Some have argued the church will never go for this because "Orphan" care and "orphanages" conjure up much more financial giving than "family restoration" or "building neighborhoods/communities".  I hope they are wrong.  I hope that Christian churches can let go of some of the stereotype behaviors and show that in the end the goal is for children to know the love of a forever family, even if it means doing something different, "unconventional" and something that is not traditional.

If you are interested in getting involved with organizations on the ground that are moving in this direction let me know and I can connect you with them.  If you are interested in helping your current ministry in Haiti transition from the traditional orphanage to a family based mission, let me know and I will work with you to develop a strategic plan to help move you in the right direction.  If you want to help change the future of orphan care in Haiti, help get the word out. Share this idea, these concepts and the new vision of change for the future of Haiti's most precious asset... their children.

Sunday, April 7, 2013


There was a time in my life when I thought no one loved or cared about me and my thoughts were often about pain and suicide .  My reality was really warped but it was my reality and the feeling of loneliness was so painfully real.  I've come a long way since then and every day I am amazed at the OVERWHELMING outpouring of love and support I have in my life... a life in which I thought was worthless and would be off not lived.

I have always tried to be the giver in all my relationships and in life in general. Asking for help for our adoption has been very humbling and difficult (which I know is hard to believe as much as I'm on here fundraising but it's true... I HATE it).  While it's been hard to ask for help I've had people reach out and support us because at some point I helped them, and that is special to me.  Even more humbling and touching are the people that have come out to support and help that I haven't seen in years.... or people I barely know.... or people who have little to give but give all they can.  Most of them don't want to be recognized but they know who they are and I want them to know how very much it means to me.  What may seem like a small gift of time or donations is worth more than I can express.  You are helping bring my kids home to a family they have longed for their entire life. 

It's definitely crazy going from feeling like no one likes you or wants you to knowing that many people love and accept you and more than that, they believe in you and your dreams. I wish I could help transform every orphaned heart into being able to feel that change. 

No child should be without a family and while my heart aches daily for the orphans of the world, the pain I feel being separated from my kids is almost too much to bear some days.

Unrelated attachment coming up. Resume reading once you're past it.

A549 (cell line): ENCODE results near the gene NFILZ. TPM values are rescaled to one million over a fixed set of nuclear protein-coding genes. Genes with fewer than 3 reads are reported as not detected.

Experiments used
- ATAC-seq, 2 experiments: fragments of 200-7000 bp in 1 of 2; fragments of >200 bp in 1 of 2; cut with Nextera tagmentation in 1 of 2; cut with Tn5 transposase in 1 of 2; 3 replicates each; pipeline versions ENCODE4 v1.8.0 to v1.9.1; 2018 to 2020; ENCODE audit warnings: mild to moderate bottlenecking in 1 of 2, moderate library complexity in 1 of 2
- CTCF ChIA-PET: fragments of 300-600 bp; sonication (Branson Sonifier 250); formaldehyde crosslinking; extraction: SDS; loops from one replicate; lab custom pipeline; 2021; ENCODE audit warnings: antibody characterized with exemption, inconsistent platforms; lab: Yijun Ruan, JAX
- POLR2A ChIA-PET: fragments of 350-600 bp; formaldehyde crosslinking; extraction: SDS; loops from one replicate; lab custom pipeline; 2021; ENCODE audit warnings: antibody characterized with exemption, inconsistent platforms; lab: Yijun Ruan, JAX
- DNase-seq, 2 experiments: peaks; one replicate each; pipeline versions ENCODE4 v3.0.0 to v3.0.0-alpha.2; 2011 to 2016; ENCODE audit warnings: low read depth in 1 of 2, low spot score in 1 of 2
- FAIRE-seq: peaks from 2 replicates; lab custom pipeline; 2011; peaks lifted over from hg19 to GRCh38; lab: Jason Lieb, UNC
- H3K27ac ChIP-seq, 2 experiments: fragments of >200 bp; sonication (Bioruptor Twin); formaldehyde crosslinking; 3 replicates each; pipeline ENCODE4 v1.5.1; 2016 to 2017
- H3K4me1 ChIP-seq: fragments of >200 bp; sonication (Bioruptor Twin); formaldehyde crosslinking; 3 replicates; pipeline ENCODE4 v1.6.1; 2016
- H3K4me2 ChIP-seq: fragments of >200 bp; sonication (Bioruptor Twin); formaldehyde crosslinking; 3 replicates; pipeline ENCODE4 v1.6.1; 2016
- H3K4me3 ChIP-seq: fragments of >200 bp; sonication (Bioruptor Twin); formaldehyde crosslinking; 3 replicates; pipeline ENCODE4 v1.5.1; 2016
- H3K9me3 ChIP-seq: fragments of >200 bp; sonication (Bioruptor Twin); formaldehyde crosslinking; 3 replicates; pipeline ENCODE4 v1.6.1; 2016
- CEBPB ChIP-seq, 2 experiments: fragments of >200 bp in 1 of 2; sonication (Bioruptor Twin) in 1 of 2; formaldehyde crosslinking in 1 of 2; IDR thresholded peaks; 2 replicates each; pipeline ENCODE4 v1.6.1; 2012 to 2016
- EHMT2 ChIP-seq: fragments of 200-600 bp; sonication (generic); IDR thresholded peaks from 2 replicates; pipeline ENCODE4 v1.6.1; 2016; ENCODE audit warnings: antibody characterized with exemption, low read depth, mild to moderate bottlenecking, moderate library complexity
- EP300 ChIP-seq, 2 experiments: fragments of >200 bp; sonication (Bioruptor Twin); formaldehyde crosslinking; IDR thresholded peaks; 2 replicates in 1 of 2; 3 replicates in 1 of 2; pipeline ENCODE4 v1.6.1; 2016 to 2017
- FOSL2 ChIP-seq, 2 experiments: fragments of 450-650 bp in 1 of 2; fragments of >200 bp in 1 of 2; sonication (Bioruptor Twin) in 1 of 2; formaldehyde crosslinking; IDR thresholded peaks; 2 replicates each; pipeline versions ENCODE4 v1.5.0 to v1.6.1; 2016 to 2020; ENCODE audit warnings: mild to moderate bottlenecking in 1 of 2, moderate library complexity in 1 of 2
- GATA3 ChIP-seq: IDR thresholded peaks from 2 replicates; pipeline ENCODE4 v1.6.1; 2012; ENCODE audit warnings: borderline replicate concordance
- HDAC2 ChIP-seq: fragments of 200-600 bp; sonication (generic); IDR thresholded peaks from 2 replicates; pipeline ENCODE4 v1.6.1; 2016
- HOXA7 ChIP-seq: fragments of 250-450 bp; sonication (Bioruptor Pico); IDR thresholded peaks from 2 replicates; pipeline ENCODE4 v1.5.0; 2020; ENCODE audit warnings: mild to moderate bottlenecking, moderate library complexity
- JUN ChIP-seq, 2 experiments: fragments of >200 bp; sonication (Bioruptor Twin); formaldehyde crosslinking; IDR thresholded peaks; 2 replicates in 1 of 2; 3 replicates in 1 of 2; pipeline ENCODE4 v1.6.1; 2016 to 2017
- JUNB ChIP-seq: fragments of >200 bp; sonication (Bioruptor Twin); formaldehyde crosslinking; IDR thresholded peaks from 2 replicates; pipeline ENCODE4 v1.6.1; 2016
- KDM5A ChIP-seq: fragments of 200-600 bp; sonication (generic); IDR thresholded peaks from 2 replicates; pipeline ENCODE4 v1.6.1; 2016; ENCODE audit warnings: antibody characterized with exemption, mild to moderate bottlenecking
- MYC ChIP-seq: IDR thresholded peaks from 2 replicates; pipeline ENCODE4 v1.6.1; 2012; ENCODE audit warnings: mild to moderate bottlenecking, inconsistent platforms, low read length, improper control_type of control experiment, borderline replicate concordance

Thank you to everyone who has helped us.  Seems so insignificant to just say Thank You but know it's such a deep, sincere, heartfelt, tear-filled eyes, THANK YOU!

Friday, April 5, 2013

Wanna and Fritzon Grimes

Adoption Decree = Wanna and Fritzon Grimes.....

Yes, they are legally ours, in Haiti. Now to get them through Immigration so they can come home. It's not an overnight thing... and what should take 6-8 weeks could (and has for some) taken 6-8 months. 

A friend of mine at the end of her adoption journey posted this on my FB wall and I'm pasting it here to help you understand what I mean above:  
    "We received our adoption decree in September of last year ... Was always told everything is fine/great with our and his dossier ... never had any red flags that I'm aware. Things looked so good that we were told he should be home by Christmas ... now i "know" Haiti, and knew better than to count on that and even told myself and others, who were always asking me "when will he be here?"..."don't count on it, but it's a possibility, only a possibility he will be home for Christmas." My head knew this but my heart (which I have no control over evidently WAS counting on it and it was crushed ... his Christmas gifts that were under the tree, are now on his bed, waiting for him ... he just turned 13 April 1st ... I've loved him for over 2 years now.
We just received his passport (after it went back to be "corrected". which took 4 weeks just for that) last week. I am confident our crèche and agency has worked diligently and has done everything they know how to, to get our son home ASAP ... not to mention they've been like Jesus to him :0)
I hear your "head" knowing to be truth that when you say "what should take 6-8 weeks has taken some 6-8 months" ... prepare your heart, sweet friend ... If that is at all possible :0"